On 10th October 2018, the FBMKLCI had its worst performance after the GE14, plunging 39 points, with losers close to 1000 counters. The US market echoed on the same night – the Dow Jones Industrial (DJI) plummeted 832 points and 546 points the following day on concerns of trade war effects and the rising interest rates. In Europe, the DAX, CAC40 and FTSE100 indexes have sunk well below the Moving Average (MA) 200 line, indicating the bear is in control. China was not spared, for the Shanghai Composite Index fell 142 points or 5.2% on 11th October 2018, forming a new low since 2016. The market could be responding to the recent IMF’s downgrade on the global economy outlook.
With the choppy market sentiment that persisted, is there a silver lining? The answer is ‘yes’. Before we discuss that, let’s see how our portfolio fared in October 2018:
The portfolio has showed a gain of 228% since November 2015. In October, we made a switch of two counters.
Sold KESM (9334)
While my view for KESM is long term bullish, I switched it to another company, which could offer higher upside in the mid-term. We sold 5000 shares of KESM at RM15.20, which was lower than the entry price of RM15.90. The sale incurred a loss of RM3500 and raised capital of RM76000.
Bought KGB (0151)
KGB is a one-stop facility solution provider of turnkey engineering services. Its three divisions, namely process engineering, ultra-high purity (UHP) gases and general contracting contribute about 22%, 41% and 37% of revenue respectively. There are five highlights for KGB:
Its revenue has grown from RM63.8 million from 2009 to RM313 million in 2017, a nearly 500% growth in nine years. Its net profit has broken new highs to RM11.8 million in 2017. According to The Edge Daily published on 15th January 2018, its company CEO Raymond Gan anticipated another 30% growth in 2018.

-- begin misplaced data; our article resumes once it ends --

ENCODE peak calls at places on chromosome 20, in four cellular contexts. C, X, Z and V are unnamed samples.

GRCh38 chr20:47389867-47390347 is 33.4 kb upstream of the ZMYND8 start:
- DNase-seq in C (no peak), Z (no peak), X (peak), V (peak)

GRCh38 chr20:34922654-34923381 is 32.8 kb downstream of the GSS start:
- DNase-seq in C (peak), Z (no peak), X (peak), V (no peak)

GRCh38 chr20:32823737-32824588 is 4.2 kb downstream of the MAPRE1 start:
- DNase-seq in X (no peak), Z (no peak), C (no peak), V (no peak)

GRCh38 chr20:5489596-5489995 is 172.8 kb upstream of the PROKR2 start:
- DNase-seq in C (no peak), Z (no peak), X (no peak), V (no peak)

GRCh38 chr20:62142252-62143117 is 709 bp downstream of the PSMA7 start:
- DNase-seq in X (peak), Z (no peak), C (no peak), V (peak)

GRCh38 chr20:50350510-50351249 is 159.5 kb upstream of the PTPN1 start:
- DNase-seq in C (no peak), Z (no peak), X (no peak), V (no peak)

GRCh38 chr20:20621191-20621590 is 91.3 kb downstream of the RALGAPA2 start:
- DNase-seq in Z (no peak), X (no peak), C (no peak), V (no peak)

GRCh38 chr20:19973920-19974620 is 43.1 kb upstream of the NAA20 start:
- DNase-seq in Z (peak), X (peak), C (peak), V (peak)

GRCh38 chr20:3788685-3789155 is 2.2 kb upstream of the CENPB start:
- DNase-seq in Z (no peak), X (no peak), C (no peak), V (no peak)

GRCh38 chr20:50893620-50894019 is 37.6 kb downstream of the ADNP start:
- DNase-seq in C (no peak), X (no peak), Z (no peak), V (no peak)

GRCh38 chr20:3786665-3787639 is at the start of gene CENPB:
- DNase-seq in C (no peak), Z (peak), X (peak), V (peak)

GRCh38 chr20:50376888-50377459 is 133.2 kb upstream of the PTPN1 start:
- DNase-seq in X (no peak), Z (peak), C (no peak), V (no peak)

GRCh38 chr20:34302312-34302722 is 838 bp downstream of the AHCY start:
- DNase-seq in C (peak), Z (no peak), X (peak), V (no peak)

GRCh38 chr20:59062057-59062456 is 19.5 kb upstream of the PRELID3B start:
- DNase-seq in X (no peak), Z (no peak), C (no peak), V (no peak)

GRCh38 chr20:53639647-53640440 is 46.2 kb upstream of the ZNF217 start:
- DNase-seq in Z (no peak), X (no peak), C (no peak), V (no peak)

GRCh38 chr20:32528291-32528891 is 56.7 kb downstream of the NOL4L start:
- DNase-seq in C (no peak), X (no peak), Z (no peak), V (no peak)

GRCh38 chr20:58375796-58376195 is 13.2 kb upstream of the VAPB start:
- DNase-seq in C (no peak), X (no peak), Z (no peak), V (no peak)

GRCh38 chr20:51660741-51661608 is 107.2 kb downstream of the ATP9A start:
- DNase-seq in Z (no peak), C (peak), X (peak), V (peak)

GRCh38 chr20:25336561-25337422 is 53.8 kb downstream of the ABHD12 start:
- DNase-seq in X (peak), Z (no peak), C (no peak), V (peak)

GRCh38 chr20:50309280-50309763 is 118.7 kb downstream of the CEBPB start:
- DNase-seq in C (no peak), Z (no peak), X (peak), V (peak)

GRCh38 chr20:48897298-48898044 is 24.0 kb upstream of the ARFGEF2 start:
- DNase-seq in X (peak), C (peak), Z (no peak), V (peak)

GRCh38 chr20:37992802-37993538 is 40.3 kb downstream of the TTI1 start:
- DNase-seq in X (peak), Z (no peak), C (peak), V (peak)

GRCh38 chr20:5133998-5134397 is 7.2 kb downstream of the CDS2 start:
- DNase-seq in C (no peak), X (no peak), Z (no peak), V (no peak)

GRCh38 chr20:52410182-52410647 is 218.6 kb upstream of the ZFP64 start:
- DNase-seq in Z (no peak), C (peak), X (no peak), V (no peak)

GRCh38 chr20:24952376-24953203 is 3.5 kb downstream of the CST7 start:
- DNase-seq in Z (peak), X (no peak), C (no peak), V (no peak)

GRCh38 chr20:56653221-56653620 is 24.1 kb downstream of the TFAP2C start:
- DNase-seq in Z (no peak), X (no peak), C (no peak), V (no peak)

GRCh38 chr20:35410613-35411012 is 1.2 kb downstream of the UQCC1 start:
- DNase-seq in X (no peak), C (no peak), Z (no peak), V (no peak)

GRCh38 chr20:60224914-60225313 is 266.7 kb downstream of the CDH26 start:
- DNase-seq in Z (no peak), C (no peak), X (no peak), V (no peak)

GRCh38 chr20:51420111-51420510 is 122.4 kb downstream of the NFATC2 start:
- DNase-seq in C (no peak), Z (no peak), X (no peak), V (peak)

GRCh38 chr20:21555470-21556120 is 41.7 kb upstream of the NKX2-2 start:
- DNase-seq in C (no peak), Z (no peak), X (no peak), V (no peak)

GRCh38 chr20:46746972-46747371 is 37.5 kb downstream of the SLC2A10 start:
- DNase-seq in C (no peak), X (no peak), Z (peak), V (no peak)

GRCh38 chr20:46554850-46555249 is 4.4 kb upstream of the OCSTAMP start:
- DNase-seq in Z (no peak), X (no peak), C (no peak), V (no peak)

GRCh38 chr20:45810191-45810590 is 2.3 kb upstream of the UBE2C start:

The company has strong ability to secure new contracts. As at 2017, its outstanding contract was 370 million. In October 2018, KGB announced on Bursa Malaysia that it has secured three overseas contract worth a combined RM101 million.
KGB’s 2018 Q2 report shows that it has RM60 million cash and debt of RM20 million, making it a net cash company.
The company has completed an on-site gas generator and has started supply in February 2018. Besides, KGB aims to be the second largest CO2 manufacturer in Malaysia, with its new plant in Terengganu that will start operations in 2019.
While everyone is fearful of trade war, KGB is the beneficiary of it as it capitalises on the ‘Made in China 2025’.
Seeing the company’s foundation and prospects, we bought 60000 shares of KGB at RM0.98. With the cash brought forward plus the switching from KESM to KGB proceeds, our new cash level is now at RM48165.
The Silver Lining
While everyone was talking about how Malaysia’s relationship with China lately has affected foreign investors’ confidence, China’s Pacific Construction Group Ltd (CPCG) announced a plan to invest RM10 billion over 10 years in Malaysia in infrastructure development, hi-tech machinery and education. This is by far the biggest investment plan by a foreign company since the general election. In addition, Hong Kong based Value Partners Group Ltd is opening an office in Malaysia. The company founder Datuk Seri Cheah Cheng Hye, also known as the Warren Buffet of the East, said “After decades of sliding, Malaysia can only go up and we want to be part of that growth story.”
12So the question is this: if there is no opportunity, why do these world-class players want to invest in Malaysia?
As you can see, every dark cloud has a silver lining. And the market always overreact, be it overly bullish or bearish. Let’s get ourselves prepared so that when the market behaves irrational again, we may take advantage with confidence and peace of mind.